Are you deathly afraid of giving negative feedback? Do these tips sound too intimidating? When all else fails, put it in writing. Seriously. Writing can make things much easier. By writing down the feedback and emailing it to the employee, you give yourself time to gather your thoughts, and explain clearly where you’re coming from. But make sure you don’t just leave it at that. Ask the individual to come see you in your office or if you're a remote company like ours, then do a Skype or Zoom call. It’s essential to have the face-to-face conversation. The written statement is primarily a way to break the ice.
Here’s the point: unless you have spent a little time in advance thinking about what you’ll do the next time that—fairly or foully—someone delivers some unexpected criticism, all the good advice you’ve heard about how to react won’t come immediately to mind. Unprepared, you’re likely to be so caught up in the immediacy of the moment that you won’t remember these three simple, familiar prescriptions that allow us to keep control and to master (or at least, defuse) the situation. So they bear repeating, and thinking through now—so you’ll be prepared in the heat of the moment.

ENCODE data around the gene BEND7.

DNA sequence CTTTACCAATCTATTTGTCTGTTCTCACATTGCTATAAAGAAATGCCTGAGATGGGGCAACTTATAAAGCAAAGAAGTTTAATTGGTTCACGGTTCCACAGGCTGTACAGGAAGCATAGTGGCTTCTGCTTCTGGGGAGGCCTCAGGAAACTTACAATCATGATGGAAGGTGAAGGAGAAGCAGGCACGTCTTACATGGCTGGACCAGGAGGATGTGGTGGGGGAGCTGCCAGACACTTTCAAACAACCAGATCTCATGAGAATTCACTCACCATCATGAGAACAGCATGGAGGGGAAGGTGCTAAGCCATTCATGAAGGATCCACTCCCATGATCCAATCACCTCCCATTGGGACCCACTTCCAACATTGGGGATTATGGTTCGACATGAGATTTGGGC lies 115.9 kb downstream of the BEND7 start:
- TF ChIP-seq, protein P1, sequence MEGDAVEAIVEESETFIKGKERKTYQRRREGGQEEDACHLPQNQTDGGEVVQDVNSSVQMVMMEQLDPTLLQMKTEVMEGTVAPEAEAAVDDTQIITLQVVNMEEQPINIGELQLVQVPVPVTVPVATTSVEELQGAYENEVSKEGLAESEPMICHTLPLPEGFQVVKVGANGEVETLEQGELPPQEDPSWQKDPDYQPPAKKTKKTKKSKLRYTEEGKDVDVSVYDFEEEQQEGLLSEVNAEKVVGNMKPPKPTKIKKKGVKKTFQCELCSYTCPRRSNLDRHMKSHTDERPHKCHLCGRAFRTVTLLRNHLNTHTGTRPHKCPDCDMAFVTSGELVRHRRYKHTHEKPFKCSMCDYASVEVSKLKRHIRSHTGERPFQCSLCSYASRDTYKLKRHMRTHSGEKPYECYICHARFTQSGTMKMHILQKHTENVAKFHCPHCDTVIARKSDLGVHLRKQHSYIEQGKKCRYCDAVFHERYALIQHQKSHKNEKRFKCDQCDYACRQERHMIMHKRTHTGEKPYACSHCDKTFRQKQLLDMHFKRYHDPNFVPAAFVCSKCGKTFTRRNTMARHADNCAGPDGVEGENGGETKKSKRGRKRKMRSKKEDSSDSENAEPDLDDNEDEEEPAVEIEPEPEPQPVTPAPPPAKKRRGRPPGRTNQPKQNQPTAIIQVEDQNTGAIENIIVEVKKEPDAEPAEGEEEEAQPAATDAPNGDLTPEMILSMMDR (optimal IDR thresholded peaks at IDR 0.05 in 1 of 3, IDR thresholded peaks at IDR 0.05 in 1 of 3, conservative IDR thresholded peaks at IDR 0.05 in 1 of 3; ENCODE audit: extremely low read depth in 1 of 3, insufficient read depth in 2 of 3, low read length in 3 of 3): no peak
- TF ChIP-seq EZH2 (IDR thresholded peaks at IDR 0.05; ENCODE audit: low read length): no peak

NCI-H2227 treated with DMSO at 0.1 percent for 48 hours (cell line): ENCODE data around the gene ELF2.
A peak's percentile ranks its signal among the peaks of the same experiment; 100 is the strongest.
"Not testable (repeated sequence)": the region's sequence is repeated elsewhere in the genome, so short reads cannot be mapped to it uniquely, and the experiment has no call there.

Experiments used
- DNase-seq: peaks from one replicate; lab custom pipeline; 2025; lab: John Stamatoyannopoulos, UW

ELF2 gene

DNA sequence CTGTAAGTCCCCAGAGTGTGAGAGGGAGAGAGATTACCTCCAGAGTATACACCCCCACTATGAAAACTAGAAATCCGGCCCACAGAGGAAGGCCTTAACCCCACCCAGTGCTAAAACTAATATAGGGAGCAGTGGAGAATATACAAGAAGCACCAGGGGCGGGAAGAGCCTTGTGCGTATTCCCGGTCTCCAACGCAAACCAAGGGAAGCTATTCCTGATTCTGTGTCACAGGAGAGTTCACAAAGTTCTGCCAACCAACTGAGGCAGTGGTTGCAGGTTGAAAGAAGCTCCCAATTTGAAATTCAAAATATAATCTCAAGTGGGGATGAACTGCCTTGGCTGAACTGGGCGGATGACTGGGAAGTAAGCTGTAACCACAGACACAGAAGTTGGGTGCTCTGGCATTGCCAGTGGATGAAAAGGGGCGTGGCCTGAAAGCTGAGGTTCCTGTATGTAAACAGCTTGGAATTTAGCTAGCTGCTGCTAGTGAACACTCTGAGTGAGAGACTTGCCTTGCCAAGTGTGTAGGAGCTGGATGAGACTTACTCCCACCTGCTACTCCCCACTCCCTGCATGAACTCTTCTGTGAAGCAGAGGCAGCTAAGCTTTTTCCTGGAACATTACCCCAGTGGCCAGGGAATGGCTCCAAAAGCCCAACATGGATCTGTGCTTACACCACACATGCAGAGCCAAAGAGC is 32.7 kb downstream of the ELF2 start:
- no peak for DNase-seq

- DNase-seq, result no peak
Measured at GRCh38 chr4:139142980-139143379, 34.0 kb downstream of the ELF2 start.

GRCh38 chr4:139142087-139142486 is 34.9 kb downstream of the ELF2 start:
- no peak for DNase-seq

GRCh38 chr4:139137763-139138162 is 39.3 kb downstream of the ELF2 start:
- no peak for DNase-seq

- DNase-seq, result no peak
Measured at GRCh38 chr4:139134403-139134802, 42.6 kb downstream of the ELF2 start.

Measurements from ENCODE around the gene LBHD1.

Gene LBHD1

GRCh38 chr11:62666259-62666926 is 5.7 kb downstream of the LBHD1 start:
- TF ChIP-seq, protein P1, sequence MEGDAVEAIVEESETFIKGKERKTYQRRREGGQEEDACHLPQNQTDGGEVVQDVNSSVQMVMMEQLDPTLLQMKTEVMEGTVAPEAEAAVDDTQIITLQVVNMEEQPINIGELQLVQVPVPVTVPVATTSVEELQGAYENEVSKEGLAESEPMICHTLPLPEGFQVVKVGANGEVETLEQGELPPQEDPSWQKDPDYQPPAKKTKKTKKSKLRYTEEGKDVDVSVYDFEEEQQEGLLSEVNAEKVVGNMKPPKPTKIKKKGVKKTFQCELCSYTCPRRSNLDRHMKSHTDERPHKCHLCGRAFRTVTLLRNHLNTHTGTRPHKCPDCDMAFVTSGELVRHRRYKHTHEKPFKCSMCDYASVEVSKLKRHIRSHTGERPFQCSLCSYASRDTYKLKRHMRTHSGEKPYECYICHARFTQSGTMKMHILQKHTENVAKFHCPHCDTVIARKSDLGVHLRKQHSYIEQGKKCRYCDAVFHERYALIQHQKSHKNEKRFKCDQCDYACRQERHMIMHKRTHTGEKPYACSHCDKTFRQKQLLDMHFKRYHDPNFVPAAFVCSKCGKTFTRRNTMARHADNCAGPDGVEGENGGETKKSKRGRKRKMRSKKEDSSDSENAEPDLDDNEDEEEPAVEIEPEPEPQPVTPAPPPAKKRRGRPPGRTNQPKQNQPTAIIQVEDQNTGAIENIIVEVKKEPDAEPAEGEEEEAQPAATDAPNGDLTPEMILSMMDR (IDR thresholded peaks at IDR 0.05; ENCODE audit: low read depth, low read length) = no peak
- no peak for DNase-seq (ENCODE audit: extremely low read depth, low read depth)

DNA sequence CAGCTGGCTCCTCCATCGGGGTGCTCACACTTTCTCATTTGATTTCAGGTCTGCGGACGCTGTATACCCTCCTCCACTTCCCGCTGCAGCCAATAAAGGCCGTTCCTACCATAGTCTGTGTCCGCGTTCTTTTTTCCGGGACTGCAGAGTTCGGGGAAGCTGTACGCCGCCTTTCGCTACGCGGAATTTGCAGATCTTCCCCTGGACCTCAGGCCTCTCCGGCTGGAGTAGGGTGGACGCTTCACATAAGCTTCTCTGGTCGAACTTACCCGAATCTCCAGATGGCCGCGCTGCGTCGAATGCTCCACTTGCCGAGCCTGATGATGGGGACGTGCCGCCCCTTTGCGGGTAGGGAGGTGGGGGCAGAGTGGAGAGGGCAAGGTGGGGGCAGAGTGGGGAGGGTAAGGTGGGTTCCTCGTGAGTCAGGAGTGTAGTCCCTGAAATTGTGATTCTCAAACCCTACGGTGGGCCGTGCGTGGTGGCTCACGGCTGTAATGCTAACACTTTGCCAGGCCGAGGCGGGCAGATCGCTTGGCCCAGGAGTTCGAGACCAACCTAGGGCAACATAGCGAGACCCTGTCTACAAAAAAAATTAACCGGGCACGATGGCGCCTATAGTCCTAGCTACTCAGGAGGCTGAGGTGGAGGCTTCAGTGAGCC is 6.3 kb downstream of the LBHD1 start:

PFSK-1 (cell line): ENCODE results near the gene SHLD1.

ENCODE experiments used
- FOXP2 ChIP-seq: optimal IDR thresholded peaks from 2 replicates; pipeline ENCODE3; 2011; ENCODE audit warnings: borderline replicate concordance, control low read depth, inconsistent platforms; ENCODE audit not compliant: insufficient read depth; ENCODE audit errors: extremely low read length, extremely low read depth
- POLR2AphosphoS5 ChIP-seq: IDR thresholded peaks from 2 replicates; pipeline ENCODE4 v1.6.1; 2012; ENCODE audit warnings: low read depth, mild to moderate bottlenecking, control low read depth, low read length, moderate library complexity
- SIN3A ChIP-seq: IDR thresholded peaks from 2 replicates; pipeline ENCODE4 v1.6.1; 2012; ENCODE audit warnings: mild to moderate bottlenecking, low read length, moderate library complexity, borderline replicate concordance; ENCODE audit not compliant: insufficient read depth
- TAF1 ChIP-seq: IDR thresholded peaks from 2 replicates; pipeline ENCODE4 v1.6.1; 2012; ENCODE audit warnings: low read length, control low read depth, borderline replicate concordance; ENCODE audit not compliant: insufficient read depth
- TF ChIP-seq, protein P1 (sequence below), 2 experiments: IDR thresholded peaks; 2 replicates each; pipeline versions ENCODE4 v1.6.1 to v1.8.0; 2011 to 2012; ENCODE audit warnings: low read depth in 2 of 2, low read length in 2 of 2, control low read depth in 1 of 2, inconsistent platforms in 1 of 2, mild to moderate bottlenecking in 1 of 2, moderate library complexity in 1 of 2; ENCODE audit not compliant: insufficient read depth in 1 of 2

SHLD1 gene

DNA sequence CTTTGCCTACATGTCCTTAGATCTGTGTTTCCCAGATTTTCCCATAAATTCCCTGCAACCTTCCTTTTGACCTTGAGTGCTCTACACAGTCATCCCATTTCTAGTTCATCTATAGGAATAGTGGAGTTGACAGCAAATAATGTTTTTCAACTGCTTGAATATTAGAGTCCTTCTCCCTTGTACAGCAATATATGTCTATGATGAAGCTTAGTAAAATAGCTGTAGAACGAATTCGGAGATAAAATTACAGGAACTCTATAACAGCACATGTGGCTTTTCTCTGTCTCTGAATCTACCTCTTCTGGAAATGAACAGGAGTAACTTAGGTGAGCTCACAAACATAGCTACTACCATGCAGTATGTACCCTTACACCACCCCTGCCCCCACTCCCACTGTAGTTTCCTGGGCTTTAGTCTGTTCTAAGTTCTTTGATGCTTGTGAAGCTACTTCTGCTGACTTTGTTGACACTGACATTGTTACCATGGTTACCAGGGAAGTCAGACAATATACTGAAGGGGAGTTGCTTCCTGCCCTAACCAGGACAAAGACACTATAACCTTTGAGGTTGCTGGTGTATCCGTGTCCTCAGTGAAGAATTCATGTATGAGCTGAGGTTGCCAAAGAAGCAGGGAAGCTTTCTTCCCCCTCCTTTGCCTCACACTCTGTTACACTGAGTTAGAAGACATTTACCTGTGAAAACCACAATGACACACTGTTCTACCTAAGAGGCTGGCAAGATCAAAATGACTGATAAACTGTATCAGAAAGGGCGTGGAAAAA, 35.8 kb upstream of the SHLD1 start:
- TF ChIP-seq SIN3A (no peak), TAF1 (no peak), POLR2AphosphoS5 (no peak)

Feedback is used to better match signal sources to their loads. For example, a direct connection of a voltage source to a resistive load may result in signal loss due to voltage division , but interjecting a negative feedback amplifier can increase the apparent load seen by the source, and reduce the apparent driver impedance seen by the load, avoiding signal attenuation by voltage division. This advantage is not restricted to voltage amplifiers, but analogous improvements in matching can be arranged for current amplifiers, transconductance amplifiers and transresistance amplifiers.